Just made the waffles. Amazing!!! I used 1 cup Greek yogurt mixed with 1 cup water in exchange for the buttermilk, and 1 cup of whole spelt flour. Topped the finished waffles with plain yogurt, blueberries, pomegranate seeds and a drizzle of maple syrup. As much as I love sourdough bread this may become the real reason I care for my starter so tenderly.

    Thank you so so much.

    • They are awesome, aren’t they!? Your substitutions sounds excellent! I’ve never used pomegranate seeds this way but now I sure want too. You’re welcome, and remember your starter can make tons of good food, not just bread!

  • Holly

    Just started on my sourdough journey and I’m so happy I found your website! These were the best pancakes ever (confirmed by husband and kids), thank you!

    • You’re very welcome, here’s to many future loaves and pancakes! Happy baking, Holly 🙂

  • Brook

    Made the pancakes this morning with my 100% hydration starter leftovers and they were off the charts amazing!! I don’t eat dairy so I replaced the butter with Earth Balance and the milk with Almond milk. My starter must be a bit wet, so I needed to add about 2T more flour to get the consistency of batter to my liking. Also I halved the recipe which was more than enough for my hungry boyfriend and I. These are delicious!!

    • Awesome, really glad you liked the recipe! I make these pancakes SO often, it’s easy when we have leftover starter always there to use 🙂 Thanks for the comments I really appreciate that. I can guess what you’re making next weekend!!

  • Melissa Wilson

    I’ve just started my first starter four days ago. My question is how do you get enough sourdough starter to make these recipes?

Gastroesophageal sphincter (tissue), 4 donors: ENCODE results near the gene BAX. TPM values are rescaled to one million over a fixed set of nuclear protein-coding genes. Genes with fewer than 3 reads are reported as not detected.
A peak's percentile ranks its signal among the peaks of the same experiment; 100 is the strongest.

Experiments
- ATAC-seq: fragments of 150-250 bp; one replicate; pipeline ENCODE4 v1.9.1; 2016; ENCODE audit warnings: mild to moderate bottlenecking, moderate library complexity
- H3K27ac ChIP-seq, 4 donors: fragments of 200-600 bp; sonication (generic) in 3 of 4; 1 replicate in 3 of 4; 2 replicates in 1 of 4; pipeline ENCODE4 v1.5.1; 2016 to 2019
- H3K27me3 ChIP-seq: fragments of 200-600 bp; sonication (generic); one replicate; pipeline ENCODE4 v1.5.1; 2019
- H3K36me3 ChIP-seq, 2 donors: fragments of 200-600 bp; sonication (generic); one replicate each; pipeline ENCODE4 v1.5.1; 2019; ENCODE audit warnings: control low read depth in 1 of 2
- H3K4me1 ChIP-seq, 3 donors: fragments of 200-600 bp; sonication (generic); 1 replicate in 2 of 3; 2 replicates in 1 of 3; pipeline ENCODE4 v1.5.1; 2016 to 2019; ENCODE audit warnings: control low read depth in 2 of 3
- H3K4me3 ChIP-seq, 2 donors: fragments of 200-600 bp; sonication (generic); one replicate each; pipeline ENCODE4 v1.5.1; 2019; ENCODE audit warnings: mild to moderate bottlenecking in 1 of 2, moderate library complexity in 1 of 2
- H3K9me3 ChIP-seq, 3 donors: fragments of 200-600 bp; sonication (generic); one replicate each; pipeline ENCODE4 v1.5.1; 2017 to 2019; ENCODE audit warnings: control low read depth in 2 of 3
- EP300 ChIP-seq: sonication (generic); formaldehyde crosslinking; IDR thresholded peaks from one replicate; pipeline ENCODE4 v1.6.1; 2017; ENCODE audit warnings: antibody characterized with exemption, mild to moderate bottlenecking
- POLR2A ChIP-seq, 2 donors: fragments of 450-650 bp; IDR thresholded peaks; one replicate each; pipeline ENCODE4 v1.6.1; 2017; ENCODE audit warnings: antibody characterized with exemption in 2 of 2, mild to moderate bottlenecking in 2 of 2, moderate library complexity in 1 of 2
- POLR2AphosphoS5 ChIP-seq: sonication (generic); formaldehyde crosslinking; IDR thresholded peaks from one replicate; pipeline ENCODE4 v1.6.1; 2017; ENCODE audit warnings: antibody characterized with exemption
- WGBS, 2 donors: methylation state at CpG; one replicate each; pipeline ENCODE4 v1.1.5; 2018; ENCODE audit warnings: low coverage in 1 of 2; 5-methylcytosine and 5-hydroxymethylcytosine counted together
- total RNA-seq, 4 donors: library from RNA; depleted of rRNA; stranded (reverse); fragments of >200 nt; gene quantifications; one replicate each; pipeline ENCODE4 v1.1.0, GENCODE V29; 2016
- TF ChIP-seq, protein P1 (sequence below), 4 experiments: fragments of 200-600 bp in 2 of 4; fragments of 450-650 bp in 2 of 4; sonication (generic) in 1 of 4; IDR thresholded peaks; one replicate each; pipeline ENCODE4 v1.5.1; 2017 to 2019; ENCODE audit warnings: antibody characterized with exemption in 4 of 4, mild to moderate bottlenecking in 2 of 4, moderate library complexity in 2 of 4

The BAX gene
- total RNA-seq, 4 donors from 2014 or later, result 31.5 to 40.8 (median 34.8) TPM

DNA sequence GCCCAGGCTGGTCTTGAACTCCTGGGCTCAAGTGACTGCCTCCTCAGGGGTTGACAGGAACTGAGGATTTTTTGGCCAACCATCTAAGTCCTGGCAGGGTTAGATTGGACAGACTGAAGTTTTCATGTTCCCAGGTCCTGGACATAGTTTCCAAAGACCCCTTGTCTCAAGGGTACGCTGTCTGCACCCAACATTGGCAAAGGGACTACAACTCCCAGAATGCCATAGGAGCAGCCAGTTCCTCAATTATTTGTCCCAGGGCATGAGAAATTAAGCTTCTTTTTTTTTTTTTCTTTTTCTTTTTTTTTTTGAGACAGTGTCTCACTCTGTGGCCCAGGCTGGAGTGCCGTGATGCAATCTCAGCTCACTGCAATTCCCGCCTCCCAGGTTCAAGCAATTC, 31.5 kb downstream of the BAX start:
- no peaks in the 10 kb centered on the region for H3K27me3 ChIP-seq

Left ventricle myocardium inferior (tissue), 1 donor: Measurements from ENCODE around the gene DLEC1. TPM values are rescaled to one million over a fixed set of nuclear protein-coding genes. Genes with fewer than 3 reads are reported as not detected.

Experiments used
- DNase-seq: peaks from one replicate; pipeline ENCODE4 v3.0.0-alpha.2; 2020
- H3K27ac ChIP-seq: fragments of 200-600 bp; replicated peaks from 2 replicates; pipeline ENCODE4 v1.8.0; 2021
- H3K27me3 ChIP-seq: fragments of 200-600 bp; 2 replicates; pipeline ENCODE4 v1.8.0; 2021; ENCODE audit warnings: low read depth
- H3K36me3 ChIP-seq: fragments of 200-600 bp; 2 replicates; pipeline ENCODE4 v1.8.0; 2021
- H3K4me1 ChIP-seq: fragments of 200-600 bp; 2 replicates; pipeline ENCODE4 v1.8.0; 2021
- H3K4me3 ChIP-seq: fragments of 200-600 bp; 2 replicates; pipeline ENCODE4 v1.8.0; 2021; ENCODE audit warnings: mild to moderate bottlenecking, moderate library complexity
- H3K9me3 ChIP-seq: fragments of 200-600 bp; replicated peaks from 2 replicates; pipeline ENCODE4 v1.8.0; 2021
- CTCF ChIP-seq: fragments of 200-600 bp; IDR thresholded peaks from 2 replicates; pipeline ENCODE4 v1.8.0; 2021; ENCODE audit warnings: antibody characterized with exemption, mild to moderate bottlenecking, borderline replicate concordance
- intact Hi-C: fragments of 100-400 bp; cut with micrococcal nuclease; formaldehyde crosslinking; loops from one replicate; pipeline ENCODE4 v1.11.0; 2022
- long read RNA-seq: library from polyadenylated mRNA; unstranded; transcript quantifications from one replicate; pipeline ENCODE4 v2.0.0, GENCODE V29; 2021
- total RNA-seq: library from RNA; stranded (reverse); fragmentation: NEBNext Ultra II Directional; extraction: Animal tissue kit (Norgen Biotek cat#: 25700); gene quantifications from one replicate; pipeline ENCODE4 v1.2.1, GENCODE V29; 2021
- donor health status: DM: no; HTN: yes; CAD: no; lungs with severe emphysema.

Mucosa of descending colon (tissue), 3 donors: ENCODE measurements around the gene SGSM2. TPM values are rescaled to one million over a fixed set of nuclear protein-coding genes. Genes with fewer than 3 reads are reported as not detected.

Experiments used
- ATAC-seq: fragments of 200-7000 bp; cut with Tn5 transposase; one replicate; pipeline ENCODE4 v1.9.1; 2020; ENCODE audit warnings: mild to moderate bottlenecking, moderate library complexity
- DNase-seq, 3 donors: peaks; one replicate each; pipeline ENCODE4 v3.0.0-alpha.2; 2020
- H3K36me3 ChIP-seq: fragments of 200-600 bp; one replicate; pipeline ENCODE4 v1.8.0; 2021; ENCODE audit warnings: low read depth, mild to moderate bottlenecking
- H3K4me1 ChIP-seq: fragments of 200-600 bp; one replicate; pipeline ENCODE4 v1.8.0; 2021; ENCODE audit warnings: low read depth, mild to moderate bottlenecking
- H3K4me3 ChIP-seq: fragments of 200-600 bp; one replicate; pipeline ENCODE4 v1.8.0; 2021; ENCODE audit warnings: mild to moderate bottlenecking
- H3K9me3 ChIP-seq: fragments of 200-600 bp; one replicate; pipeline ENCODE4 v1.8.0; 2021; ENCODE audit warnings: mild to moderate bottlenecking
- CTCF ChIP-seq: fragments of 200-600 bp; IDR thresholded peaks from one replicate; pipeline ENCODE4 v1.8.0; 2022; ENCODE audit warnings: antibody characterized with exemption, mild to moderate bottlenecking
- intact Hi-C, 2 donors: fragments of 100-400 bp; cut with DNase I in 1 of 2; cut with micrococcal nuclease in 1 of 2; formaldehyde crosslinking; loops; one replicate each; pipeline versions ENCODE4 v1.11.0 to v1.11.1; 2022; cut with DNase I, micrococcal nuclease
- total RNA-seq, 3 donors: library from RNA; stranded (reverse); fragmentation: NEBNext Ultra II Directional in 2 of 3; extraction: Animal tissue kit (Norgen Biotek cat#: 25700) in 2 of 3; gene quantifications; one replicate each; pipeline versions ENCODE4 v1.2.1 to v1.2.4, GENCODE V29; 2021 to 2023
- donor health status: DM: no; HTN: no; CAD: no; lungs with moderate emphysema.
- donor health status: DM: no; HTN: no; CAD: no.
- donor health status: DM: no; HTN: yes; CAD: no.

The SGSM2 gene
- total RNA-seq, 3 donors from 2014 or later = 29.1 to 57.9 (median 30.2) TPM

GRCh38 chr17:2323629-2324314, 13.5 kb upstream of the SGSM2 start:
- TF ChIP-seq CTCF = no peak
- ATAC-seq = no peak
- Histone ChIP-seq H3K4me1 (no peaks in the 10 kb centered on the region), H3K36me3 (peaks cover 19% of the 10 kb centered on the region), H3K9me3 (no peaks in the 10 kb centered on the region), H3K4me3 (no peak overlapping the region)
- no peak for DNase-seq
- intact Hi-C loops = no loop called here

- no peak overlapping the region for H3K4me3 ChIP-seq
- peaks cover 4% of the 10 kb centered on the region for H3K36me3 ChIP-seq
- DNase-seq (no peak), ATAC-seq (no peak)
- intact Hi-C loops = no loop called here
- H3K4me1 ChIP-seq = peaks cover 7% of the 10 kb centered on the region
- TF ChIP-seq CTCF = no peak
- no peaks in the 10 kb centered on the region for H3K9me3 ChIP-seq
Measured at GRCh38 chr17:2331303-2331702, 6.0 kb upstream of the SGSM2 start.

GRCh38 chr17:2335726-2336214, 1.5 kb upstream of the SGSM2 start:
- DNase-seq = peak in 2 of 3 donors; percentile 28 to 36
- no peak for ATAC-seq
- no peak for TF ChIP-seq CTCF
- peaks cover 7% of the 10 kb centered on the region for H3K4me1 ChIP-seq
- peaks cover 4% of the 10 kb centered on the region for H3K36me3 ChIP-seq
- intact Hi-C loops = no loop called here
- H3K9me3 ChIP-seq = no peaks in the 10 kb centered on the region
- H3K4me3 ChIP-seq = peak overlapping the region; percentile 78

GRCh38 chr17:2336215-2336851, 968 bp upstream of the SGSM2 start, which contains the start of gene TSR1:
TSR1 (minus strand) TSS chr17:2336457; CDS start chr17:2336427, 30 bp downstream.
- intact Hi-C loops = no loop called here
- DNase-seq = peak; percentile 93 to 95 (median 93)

• You can feed your starter the night before with a little extra flour + water so you have enough excess to make any of these. Or, if you’re making bread, make your levain with a little extra flour + water and you’l have enough for your bread and one of these recipes!

  • Laurie

    I made the banana bread this evening. The recipe calls for honey, but the directions don’t have it listed to add in. I added it with the other wet ingredients. I thought you would like to know about the omission in the directions.
    Love your dog. I have two GSDs. I really want to get a sable colored one too.

    • Thanks for that, I’ll fix the post! They really are the best and most loyal companions, aren’t they?

      • Laurie

        GSD’s are the best. I have owned 7 of them over the years. 🙂

  • Cassie Walker

    I just made the pancakes, amazing, and a great use of all that extra starter that I couldn’t bare to discard again. Thank you!

    • Excellent to hear that, I sure love them! Thanks for the comments 🙂

  • Laurie

    I have a question on the banana bread. The recipe says “2 cups spelt flour (or 1 cup all purpose white flour)”.
    I took this to mean 1 cup AP flour if not using spelt. The loaf was a bit dense. Did you mean 1 cup spelt and 1 cup AP, or to use 1 cup AP if not using spelt?

    • Laurie, sorry about the error! Surprised it’s been there for so long. It should read 2 cups spelt, or 2 cups APW flour as we need the same amount either way. Sorry about the confusion. The loaf should be rather dense, but not lick a brick 🙂 It should be like traditional banana or zucchini breads you’ve had in the past.

      • Laurie

        lol!! I’m surprised I got this to turn out at all. I’m going to try this again. I think it looks really good.

        • Laurie

          I tried your recipe again. Much better results using the correct recipe amounts. 😉
          I also let it ferment. I mixed up everything but the baking soda, and walnuts, and let it ferment at room temp for 7 hours. I then added the baking soda, and walnuts, and baked it as directed. It is really good. I like that it isn’t really sweet.